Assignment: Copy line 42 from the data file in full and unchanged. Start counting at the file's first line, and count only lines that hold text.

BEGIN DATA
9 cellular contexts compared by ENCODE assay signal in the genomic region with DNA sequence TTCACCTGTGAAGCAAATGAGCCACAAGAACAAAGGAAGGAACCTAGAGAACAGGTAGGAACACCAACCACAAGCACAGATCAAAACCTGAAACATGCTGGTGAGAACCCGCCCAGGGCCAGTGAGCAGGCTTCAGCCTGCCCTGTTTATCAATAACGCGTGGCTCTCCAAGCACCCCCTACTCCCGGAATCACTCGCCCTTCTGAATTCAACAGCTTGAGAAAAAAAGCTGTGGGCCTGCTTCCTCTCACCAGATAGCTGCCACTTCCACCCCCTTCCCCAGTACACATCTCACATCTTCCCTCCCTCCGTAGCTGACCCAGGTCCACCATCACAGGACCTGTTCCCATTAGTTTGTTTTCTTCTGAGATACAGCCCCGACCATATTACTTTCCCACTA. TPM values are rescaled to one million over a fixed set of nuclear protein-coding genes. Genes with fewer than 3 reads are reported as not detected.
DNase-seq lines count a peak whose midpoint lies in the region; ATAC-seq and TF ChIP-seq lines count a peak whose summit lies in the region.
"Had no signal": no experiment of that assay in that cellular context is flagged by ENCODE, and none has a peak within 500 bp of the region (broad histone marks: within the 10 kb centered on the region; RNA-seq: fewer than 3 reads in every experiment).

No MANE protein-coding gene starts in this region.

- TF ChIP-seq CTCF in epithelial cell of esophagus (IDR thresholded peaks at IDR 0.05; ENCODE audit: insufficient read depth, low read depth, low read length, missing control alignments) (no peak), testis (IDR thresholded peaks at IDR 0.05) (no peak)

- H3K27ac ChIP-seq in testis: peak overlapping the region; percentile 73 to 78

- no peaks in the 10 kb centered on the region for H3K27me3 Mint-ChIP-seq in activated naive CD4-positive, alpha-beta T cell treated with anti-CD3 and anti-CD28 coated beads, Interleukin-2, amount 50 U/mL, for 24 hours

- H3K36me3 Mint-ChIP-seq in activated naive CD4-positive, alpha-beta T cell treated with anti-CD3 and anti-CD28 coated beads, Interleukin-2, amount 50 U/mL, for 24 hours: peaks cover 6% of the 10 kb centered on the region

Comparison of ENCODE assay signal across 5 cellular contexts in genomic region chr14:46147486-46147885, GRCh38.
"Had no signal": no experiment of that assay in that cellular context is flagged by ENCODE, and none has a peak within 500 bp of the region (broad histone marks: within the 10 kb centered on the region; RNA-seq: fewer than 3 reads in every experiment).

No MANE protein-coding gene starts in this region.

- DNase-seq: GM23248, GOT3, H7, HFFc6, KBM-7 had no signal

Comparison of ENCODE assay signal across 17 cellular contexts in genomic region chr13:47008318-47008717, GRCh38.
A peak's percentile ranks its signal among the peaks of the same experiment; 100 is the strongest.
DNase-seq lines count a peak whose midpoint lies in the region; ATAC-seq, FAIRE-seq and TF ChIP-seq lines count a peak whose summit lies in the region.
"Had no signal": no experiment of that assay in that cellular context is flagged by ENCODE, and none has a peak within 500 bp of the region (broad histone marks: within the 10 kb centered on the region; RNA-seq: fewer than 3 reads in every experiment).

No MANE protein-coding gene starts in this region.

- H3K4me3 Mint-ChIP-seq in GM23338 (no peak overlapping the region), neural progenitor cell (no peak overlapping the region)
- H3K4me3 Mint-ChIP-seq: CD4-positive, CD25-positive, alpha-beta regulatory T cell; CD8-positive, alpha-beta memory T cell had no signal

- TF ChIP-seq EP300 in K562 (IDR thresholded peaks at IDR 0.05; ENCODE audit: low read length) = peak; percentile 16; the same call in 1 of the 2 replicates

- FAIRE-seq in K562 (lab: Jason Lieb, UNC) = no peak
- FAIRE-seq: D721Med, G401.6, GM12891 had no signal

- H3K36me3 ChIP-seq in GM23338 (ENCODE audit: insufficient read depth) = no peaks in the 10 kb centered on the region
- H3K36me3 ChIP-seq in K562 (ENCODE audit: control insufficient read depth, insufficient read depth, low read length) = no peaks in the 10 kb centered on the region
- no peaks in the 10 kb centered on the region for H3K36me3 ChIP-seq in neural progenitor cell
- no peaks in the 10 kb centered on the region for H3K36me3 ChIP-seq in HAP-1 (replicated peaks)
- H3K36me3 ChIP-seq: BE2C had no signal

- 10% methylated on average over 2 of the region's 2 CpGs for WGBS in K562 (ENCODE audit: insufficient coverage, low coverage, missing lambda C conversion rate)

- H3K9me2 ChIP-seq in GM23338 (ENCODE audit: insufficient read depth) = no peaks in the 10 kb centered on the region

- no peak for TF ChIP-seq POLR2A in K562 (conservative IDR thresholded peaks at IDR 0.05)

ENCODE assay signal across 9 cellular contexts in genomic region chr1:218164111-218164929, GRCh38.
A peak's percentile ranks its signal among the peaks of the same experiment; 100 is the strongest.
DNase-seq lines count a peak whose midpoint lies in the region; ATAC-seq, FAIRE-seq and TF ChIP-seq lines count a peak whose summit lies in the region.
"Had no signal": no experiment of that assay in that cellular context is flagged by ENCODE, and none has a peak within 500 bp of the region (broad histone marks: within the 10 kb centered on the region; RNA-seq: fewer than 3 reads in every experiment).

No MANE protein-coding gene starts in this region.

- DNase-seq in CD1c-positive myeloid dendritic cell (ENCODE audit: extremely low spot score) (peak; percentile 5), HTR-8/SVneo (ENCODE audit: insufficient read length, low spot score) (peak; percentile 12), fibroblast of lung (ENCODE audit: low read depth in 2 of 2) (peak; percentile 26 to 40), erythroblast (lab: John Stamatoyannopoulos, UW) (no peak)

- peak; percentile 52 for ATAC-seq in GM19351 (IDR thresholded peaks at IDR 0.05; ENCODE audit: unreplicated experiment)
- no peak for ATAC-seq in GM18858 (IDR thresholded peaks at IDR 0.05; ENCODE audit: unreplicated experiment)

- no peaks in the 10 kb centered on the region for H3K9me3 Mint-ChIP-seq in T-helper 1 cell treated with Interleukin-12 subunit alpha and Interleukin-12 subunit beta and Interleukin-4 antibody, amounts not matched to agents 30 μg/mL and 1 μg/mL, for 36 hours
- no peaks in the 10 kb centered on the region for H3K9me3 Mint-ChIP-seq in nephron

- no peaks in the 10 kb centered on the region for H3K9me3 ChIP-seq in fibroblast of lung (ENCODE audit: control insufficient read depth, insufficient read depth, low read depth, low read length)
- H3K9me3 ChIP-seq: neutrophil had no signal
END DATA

- H3K9me3 ChIP-seq: neutrophil had no signal